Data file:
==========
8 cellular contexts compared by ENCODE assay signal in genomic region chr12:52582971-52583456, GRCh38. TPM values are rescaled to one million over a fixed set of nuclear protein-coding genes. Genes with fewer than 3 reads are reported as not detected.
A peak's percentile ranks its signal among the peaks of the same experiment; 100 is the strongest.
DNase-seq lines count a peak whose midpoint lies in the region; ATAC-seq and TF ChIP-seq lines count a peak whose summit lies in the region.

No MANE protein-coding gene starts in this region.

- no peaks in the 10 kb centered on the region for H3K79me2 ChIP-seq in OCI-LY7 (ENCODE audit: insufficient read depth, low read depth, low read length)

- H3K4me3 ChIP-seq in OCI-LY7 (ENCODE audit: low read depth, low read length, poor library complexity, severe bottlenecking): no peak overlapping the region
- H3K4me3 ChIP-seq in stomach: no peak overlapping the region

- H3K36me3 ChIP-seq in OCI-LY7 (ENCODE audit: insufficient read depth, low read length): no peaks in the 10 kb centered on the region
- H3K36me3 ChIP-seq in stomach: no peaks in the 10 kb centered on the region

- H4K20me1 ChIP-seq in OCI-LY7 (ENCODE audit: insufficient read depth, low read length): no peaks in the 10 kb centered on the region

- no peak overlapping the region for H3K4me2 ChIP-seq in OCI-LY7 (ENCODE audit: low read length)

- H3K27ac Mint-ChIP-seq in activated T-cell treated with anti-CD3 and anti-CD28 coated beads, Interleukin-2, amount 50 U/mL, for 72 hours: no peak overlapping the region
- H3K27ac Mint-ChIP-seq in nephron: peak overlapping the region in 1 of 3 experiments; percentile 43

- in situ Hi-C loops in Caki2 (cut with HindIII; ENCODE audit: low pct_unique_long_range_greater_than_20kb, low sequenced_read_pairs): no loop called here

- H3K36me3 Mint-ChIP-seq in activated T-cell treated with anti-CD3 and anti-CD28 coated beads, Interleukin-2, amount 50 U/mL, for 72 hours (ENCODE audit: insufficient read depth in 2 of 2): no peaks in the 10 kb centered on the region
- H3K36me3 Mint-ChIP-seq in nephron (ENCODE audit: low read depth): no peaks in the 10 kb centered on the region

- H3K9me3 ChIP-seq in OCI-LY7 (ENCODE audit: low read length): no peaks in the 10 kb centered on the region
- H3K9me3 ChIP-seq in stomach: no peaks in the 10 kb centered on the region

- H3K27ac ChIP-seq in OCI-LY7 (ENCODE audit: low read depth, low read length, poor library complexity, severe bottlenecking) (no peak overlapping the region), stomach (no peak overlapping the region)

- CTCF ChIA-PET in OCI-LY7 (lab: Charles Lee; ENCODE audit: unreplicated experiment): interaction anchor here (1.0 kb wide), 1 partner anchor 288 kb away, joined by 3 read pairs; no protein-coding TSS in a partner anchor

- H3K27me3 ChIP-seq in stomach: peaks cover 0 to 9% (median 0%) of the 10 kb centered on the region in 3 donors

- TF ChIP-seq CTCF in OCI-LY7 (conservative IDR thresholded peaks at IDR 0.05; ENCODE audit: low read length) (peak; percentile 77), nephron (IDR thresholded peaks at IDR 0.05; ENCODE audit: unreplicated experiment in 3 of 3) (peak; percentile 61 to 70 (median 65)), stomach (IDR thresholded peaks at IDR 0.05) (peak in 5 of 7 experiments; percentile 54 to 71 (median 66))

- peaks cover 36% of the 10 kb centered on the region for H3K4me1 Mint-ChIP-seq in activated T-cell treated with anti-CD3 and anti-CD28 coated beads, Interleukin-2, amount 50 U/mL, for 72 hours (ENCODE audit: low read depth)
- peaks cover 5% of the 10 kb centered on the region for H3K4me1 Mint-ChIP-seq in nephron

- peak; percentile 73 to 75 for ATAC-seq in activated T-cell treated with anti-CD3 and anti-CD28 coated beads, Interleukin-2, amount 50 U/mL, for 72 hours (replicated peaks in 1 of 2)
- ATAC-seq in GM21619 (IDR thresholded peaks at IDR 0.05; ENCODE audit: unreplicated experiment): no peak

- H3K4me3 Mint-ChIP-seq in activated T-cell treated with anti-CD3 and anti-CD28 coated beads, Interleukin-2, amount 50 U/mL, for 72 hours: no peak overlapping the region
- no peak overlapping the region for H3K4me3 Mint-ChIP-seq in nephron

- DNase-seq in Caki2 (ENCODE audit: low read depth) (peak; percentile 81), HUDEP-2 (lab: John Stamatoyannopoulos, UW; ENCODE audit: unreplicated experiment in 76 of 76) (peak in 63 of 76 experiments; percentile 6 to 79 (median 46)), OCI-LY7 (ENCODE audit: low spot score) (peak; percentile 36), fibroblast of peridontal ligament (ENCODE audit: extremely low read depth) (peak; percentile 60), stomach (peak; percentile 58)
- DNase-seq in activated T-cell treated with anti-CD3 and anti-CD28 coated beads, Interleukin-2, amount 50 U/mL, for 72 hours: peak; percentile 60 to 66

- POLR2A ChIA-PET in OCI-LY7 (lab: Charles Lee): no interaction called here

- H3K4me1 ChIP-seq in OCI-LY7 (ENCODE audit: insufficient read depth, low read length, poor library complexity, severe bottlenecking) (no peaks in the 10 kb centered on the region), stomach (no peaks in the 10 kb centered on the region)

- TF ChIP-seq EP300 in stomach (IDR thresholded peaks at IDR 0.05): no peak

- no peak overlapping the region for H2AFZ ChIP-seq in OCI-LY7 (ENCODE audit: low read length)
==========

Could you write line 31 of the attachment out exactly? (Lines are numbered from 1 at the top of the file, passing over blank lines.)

- POLR2A ChIA-PET in OCI-LY7 (lab: Charles Lee): no interaction called here